On Wednesday, New York Times reporter Jeremy Peters let the Republicans in Congress know he was tired of their silly attempts to repeal Obamacare in "House to Vote Yet Again On Health Care Repeal. "
(Peters was last seen helping Chuck Hagel, Obama's nominee  for Secretary of Defense limp across the confirmation finish line.) He wrote on Wednesday:
The 37th time won’t be the charm. But House Republicans are charging forward anyway this week on a vote to repeal President Obama’s signature health care overhaul, which will put the number of times they have tried to eliminate, defund or curtail the law past the three-dozen mark.
“This is what, the 40th time they’re going to do it?” scoffed Representative Nancy Pelosi of California, the Democratic leader, confessing that she had lost count. “Thirty-eight? 39? 40? 41?” She eventually settled on “high 30s” as her best guess.
....since 2011, Republicans have spent no less than 15 percent of their time on the House floor on repeal in some way.
Liberals mock Republicans for what they dismiss as a waste of time. It represents a fitting ordering of priorities, they say, for a body whose few accomplishments this year include passing a bill that kept the Federal Helium Reserve open, heading off a critical shortage of the gas, and another that modifies the requirements for gold and silver coins commemorating the National Baseball Hall of Fame.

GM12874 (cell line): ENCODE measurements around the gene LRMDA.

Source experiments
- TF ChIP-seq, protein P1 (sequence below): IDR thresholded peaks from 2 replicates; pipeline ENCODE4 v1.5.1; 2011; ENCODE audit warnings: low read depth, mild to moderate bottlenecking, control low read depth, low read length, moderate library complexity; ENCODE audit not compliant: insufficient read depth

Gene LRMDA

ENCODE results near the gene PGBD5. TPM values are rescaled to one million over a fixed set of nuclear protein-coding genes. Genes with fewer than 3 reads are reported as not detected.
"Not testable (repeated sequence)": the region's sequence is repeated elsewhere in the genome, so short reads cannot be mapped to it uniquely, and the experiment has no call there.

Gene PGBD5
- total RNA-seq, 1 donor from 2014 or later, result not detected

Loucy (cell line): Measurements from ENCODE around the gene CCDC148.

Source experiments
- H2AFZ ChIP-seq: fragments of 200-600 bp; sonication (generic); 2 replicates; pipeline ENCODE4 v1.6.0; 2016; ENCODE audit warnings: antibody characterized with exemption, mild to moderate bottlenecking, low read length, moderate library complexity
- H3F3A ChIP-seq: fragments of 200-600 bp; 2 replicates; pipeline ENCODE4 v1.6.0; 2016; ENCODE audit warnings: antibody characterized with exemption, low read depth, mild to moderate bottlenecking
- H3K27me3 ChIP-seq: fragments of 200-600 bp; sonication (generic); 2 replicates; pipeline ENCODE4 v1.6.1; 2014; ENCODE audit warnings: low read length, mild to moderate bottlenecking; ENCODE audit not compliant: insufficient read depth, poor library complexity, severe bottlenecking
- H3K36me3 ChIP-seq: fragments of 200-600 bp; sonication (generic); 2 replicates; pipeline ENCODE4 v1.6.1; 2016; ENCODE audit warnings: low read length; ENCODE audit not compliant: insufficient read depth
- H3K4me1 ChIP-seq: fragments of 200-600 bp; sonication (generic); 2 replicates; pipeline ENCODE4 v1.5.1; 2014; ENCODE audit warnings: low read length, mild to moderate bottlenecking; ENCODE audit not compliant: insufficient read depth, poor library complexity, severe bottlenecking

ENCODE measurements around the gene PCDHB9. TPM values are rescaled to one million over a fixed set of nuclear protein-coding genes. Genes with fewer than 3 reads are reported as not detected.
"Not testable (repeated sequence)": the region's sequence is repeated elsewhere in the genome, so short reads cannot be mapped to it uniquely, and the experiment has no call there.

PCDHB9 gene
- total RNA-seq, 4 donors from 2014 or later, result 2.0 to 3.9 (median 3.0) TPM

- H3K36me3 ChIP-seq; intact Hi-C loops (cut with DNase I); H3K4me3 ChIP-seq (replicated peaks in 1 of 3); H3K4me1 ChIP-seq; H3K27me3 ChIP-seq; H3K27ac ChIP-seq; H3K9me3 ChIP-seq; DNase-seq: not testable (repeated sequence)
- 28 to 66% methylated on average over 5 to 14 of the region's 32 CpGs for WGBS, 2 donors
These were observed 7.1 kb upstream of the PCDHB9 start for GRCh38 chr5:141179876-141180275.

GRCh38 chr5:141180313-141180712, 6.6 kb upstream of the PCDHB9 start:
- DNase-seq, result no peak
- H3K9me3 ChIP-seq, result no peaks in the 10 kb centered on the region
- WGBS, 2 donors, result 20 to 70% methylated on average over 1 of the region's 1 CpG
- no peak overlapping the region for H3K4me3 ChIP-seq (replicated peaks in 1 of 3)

Indeed, the Republican House leadership is sensitive to the perception that they are squandering even more time on a repeal vote that is going nowhere.
With the national debt at over $16 trillion, Peters accused the Republicans of suffering from "an almost myopic focus on deficit reduction and budgets."
Republican leadership put off scheduling a vote on an outright repeal of the health care law despite pleas from conservative members who believe it is an issue of paramount importance to voters back home. After losing the presidency and seats in both houses in Congress, the House leadership initially wanted to focus on pursuing an agenda crafted by Representative Eric Cantor of Virginia, the majority leader, aimed at softening the party’s image by moving off an almost myopic focus on deficit reduction and budgets.
They were able to hold off a vote for some time. At this point in 2011, House Republicans had already voted nine times on some form of repeal.
But conservatives pressed on, noting that their newly elected colleagues had not had a chance to vote on something that is a Republican rite of passage.